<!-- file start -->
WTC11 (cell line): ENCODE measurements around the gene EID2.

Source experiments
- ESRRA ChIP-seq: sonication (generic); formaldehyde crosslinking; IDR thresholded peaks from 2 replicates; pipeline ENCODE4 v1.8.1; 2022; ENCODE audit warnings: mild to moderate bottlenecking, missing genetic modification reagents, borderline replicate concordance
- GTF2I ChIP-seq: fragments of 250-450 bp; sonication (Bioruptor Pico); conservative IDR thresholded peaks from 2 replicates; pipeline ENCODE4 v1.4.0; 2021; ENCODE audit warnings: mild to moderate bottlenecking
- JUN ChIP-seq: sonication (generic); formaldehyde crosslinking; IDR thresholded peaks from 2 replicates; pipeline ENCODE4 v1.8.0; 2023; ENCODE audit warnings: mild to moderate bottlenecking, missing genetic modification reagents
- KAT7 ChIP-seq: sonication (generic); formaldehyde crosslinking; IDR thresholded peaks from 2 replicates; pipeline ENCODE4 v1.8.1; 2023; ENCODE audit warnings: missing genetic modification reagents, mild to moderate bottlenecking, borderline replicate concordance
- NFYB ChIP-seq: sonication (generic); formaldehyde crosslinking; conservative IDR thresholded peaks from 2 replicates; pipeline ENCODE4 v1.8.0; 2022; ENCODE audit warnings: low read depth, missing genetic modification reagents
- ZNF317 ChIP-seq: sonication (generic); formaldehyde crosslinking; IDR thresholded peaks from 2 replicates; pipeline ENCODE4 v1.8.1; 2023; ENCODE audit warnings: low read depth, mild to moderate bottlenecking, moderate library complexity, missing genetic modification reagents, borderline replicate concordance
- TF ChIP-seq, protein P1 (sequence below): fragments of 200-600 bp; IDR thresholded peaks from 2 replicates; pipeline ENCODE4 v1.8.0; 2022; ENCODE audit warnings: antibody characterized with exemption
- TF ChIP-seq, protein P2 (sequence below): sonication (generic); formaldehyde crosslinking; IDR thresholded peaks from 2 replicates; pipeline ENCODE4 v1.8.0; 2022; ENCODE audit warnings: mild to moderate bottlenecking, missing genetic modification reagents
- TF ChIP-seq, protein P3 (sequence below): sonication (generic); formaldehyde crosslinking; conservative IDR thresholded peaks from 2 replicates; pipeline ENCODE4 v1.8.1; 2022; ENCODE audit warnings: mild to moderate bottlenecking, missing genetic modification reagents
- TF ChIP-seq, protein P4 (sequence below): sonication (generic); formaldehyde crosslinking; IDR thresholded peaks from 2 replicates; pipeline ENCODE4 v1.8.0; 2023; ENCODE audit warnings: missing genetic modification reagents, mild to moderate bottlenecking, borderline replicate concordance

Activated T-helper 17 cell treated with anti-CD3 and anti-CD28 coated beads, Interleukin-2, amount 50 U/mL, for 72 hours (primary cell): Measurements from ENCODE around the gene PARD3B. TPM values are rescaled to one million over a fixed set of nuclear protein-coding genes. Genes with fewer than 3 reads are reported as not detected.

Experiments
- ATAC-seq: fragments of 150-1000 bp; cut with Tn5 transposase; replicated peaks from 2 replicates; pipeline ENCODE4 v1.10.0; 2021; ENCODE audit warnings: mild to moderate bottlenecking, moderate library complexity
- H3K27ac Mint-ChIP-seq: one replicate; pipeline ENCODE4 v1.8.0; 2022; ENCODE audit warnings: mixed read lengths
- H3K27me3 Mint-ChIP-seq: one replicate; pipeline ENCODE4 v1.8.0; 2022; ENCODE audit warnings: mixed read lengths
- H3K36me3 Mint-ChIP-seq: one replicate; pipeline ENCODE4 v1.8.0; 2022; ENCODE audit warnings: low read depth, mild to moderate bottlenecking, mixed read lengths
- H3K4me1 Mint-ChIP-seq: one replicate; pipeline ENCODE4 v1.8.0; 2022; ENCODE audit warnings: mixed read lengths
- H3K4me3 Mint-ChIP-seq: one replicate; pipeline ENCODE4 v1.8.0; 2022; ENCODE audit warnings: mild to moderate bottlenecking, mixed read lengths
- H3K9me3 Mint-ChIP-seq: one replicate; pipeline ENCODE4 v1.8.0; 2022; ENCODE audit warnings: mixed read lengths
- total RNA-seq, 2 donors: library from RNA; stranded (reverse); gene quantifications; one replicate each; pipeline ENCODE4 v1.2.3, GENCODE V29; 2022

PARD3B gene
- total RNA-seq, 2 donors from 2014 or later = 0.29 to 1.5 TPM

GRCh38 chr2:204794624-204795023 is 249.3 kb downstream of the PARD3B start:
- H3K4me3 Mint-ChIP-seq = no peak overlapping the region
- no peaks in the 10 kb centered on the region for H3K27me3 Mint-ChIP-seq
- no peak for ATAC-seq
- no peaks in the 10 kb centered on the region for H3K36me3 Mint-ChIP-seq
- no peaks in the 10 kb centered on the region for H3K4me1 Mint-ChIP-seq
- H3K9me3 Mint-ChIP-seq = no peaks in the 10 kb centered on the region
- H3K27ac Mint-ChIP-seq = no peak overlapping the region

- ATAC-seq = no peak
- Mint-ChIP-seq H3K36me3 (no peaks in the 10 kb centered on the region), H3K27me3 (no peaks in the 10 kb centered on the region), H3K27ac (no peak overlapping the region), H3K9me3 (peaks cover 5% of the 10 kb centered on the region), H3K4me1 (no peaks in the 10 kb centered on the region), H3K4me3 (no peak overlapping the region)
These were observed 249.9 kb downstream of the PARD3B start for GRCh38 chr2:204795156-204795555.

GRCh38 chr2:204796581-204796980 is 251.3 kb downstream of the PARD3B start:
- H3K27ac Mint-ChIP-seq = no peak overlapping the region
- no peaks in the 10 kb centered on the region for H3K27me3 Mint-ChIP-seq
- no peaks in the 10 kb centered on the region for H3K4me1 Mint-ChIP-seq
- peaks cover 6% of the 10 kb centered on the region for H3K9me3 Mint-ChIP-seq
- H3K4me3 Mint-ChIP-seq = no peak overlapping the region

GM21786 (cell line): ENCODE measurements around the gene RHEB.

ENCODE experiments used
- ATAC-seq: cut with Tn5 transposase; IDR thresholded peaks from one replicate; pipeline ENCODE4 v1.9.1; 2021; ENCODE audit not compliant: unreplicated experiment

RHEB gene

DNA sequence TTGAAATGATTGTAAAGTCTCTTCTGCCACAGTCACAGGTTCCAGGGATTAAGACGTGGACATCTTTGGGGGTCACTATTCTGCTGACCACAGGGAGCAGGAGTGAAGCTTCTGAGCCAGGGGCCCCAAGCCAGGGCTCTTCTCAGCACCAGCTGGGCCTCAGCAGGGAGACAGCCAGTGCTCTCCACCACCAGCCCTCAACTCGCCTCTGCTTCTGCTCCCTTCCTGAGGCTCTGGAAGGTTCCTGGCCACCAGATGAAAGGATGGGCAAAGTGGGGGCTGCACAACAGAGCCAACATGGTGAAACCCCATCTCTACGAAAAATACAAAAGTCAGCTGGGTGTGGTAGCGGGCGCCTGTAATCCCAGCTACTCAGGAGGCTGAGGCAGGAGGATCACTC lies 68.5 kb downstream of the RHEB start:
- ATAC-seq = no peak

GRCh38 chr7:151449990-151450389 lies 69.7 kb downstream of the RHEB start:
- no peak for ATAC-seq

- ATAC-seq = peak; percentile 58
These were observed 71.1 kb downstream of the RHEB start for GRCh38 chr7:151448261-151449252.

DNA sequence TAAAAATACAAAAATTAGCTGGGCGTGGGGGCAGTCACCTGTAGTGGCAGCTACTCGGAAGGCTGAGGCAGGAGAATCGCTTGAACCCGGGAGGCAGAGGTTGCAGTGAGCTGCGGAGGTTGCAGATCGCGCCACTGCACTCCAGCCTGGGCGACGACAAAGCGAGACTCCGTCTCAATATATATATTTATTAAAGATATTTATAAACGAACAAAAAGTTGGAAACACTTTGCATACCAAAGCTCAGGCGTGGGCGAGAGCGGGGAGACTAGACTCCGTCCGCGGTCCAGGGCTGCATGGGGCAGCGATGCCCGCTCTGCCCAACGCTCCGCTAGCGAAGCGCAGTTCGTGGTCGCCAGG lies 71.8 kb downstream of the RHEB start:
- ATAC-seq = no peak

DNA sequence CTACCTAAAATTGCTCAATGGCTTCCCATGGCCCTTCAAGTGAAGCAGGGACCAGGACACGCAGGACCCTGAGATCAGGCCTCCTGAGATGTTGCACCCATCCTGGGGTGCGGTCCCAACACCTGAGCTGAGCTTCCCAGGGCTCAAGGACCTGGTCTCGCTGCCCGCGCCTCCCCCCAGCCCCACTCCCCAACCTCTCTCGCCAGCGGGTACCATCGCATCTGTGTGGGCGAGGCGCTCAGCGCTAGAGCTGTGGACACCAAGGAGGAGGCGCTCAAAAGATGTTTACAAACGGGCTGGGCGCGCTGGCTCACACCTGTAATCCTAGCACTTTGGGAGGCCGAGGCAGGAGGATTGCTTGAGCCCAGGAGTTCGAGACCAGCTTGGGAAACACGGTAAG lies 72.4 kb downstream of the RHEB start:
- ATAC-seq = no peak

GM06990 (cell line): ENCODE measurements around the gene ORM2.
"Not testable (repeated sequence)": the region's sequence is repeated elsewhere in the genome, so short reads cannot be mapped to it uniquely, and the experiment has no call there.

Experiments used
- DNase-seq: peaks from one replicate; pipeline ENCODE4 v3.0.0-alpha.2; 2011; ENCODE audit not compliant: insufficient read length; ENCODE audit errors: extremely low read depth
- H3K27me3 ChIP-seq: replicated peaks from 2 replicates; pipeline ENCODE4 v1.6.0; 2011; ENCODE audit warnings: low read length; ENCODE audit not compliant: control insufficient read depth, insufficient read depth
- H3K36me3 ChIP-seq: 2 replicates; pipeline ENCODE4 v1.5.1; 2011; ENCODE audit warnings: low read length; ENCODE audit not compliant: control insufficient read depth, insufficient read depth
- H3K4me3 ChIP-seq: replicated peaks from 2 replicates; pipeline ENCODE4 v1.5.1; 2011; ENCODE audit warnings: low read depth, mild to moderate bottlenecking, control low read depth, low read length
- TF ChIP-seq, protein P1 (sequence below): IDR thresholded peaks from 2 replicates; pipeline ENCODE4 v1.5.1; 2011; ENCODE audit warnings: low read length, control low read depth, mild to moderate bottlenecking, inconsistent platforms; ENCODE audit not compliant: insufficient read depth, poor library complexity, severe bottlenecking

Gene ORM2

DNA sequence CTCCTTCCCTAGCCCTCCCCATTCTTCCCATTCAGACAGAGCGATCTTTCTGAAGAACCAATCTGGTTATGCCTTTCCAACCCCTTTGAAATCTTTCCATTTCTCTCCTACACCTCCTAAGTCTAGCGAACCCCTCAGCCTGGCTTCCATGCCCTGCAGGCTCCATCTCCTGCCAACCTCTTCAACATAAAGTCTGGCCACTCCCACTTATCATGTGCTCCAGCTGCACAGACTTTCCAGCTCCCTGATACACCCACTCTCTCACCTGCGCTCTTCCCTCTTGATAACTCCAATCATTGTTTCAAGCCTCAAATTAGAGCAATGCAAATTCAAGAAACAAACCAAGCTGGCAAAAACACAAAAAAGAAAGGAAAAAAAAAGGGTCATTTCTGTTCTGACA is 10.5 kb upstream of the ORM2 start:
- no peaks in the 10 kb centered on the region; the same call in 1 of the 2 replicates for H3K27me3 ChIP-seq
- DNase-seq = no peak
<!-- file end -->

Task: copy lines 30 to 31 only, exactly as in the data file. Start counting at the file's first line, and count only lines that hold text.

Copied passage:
- no peaks in the 10 kb centered on the region for H3K4me1 Mint-ChIP-seq
- H3K9me3 Mint-ChIP-seq = no peaks in the 10 kb centered on the region